The Farthest: Voyager in Space, PBS, 2017, $24.99 (DVD)

This beautiful, compelling PBS documentary chronicles the story of NASA’s Voyager mission, from the first attempts to secure funding in the 1970s through current efforts to explore space beyond our solar system. By telling Voyager’s story using a combination of historical footage and modern interviews, director Emer Reynolds helps viewers gain a new appreciation for the mission’s epic scope. The film also highlights the scientific data Voyager 1 and Voyager 2 collected, including the first observation of an extraterrestrial volcanic eruption, the discovery of a magnetic field around Uranus, and the first pictures of Neptune’s Great Dark Spot. Fans of space history should put The Farthest on their must-watch list. For a full review, see Review:The Farthest is a compelling tale of NASA’s Voyagers.

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The Farthest: Voyager in Space, PBS, 2017, $24.99 (DVD)

The Farthest: Voyager in Space, PBS, 2017, $24.99 (DVD)

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The Road to Relativity: The History and Meaning of Einstein’s “The Foundation of General Relativity”, Hanoch Gutfreund and Jürgen Renn, Princeton U. Press, 2017, $22.95 (paper)

Readers fascinated by the life and work of Albert Einstein will want to grab this volume, now available as an affordable paperback, that commemorates the centennial of his 1916 article “The foundation of general relativity.” Theoretical physicist Hanoch Gutfreund and historian of science Jürgen Renn team up to annotate Einstein’s original, handwritten manuscript for the paper. Those handwritten pages are reproduced in full, and Gutfreund and Renn incorporate diagrams, historical anecdotes, photographs, and careful analysis of the physics into their comments. An English translation of the paper is also included.

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The Zoomable Universe: An Epic Tour Through Cosmic Scale, from Almost Everything to Nearly Nothing, Caleb Scharf, illustrated by Ron Miller, Scientific American/Farrar, Straus and Giroux, 2017, $28.00

Starting far away—some 91 billion light-years from Earth—author Caleb Scharf begins his ambitious narrative at the edge of the observable universe. From the cosmic horizon, he works his way down from the 200 billion galaxies that make up the known universe to the 50 or so local-group galaxies in Earth’s vicinity, then on to our own Milky Way galaxy, Earth itself, living organisms on Earth, the cells that make up living organisms, atoms, and, finally, subatomic particles. During Scharf’s grand overview, he pauses to visit some “very, very cool places,” such as the surface of Neptune, the back of an elephant, and the nucleus of a carbon atom. He also touches on other topics along the way, including dark matter, the nature of consciousness,and multiple universes. Images and infographics by illustrator Ron Miller add a visual dimension that helps to convey some of the more abstract concepts.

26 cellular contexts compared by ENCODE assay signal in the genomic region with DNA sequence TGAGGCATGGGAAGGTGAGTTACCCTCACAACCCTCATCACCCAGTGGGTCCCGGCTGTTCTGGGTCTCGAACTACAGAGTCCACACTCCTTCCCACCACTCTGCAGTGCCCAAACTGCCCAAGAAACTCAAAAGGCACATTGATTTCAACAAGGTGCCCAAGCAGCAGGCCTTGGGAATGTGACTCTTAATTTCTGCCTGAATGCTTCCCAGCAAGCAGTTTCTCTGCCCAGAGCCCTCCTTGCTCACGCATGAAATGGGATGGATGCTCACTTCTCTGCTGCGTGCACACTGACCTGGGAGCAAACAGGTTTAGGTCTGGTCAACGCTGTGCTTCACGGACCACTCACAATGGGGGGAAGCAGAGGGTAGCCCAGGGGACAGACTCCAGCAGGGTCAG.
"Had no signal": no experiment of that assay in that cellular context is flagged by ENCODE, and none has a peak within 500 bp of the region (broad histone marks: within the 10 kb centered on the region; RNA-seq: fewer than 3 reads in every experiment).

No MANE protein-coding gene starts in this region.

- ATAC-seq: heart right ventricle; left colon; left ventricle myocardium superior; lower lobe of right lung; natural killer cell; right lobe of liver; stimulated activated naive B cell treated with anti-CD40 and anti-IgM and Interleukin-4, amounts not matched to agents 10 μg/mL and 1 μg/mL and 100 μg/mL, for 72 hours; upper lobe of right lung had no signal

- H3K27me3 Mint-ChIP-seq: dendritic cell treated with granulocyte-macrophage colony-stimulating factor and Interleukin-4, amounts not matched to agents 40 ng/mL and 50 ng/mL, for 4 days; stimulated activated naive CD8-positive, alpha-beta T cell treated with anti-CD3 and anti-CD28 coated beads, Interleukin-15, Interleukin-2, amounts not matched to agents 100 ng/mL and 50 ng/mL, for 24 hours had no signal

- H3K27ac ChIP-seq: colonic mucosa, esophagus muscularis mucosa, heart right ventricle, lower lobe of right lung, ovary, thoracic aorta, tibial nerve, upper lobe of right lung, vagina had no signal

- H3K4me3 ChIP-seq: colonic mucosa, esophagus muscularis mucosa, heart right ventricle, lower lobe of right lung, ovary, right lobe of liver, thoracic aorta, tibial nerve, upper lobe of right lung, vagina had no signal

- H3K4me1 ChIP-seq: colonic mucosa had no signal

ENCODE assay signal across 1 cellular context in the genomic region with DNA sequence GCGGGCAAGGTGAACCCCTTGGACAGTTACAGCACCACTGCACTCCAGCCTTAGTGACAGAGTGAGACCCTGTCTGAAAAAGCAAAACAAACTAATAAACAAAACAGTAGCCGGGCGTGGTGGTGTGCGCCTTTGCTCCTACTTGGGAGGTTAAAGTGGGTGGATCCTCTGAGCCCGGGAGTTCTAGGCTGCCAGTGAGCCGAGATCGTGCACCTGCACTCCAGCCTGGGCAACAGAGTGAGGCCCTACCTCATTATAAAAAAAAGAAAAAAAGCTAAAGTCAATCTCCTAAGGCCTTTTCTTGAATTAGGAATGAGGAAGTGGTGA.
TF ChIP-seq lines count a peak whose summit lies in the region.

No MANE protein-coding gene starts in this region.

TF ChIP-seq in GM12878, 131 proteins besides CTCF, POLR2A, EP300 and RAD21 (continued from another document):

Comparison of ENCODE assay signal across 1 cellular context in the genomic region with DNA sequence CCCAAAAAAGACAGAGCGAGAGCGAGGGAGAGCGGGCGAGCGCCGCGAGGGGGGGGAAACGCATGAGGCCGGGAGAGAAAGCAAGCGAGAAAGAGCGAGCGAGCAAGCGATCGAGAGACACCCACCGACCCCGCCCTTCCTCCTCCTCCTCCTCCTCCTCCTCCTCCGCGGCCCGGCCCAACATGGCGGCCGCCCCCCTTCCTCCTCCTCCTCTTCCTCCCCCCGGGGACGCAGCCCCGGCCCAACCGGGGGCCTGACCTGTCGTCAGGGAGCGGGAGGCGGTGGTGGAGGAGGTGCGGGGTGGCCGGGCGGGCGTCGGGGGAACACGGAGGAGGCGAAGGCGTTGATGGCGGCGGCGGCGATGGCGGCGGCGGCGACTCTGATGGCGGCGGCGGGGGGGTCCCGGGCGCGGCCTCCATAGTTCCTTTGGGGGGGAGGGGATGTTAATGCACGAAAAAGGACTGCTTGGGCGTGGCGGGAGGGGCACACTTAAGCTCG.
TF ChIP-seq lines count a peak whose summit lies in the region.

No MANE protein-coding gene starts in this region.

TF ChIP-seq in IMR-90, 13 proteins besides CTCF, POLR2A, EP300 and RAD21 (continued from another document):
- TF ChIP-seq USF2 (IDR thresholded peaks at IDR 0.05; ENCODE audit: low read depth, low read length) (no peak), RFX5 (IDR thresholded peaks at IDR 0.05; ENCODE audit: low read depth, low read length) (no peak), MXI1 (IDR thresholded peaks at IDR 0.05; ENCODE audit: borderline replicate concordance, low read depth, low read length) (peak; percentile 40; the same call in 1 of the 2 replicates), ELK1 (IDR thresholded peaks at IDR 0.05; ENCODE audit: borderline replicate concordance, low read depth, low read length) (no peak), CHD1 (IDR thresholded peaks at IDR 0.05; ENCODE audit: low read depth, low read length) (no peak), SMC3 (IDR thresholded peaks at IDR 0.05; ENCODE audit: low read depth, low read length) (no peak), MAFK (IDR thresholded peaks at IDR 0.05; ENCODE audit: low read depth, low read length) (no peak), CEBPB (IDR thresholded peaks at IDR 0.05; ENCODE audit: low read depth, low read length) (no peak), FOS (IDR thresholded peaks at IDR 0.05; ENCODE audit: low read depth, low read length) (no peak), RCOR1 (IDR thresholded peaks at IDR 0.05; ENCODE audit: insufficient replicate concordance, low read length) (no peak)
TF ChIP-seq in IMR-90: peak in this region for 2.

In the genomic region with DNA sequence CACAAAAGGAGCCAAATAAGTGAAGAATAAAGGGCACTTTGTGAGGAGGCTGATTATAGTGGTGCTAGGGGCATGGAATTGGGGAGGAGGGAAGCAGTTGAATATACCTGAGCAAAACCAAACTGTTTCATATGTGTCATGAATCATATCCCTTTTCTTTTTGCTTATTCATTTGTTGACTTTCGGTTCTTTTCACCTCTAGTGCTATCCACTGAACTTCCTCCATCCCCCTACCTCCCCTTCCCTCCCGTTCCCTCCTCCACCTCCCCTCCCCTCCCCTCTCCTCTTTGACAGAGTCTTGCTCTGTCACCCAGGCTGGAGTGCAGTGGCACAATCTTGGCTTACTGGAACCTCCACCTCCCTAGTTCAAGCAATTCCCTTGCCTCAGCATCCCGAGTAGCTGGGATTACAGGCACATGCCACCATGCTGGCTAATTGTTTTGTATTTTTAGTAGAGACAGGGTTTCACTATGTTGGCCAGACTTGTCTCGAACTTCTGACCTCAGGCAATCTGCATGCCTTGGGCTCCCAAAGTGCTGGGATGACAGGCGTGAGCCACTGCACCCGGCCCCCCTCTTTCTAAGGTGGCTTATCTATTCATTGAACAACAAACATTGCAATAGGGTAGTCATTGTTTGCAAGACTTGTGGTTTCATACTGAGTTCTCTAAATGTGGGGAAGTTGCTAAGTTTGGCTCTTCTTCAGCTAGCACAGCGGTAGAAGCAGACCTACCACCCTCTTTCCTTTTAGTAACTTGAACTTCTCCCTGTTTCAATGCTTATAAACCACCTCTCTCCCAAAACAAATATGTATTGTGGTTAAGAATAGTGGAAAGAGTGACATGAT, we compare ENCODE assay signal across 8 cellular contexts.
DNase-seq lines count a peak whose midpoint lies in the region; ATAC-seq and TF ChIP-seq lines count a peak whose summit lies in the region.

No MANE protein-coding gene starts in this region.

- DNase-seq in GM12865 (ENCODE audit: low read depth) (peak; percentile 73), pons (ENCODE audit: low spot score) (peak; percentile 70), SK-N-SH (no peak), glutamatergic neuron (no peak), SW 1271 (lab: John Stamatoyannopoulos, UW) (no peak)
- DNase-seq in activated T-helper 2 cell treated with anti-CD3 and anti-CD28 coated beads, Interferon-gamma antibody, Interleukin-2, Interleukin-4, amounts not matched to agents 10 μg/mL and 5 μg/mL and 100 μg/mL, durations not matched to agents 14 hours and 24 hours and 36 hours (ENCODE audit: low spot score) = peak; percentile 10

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Natural Complexity: A Modeling Handbook, Paul Charbonneau,Princeton U. Press, 2017, $49.50 (paper)

Disease epidemics, forest fires, weather patterns, and other complex systems are of interest to researchers in many fields, including Paul Charbonneau, whose specialty is solar physics. In Natural Complexity, Charbonneau aims to introduce readers to the study of complex systems. The book is built around a series of simple mathematical models, which are also expressed in Python for those interested in programming. Natural Complexity is aimed at undergraduates and beginning graduate students and assumes no prior knowledge of programming or mathematics beyond precalculus. The well-chosen examples are interesting, and the color printing enhances the clarity and readability of the figures.

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Quantum Theory from First Principles: An Informational Approach, Giacomo Mauro D’Ariano, Giulio Chiribella, and Paolo Perinotti, Cambridge U. Press, 2017, $74.99

More than two decades of research and teaching are reflected in this ambitious textbook by quantum theorists Giacomo D’Ariano, Giulio Chiribella, and Paolo Perinotti. Quantum Theory from First Principles focuses particularly on the theory’s applications to quantum information. The book will be of interest to advanced undergraduates in physics and computer science who are looking to take a deeper dive into the foundations of quantum theory. Students and instructors should be warned that Quantum Theory from First Principles is not for the mathematically faint of heart, but it does contain more than 200 problems and worked solutions to help readers master its concepts.

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1.
Michael
Shindell
, “
Review: The Farthest is a compelling tale of NASA’s Voyagers
,”
Phys. Today
,
11
August
2017
.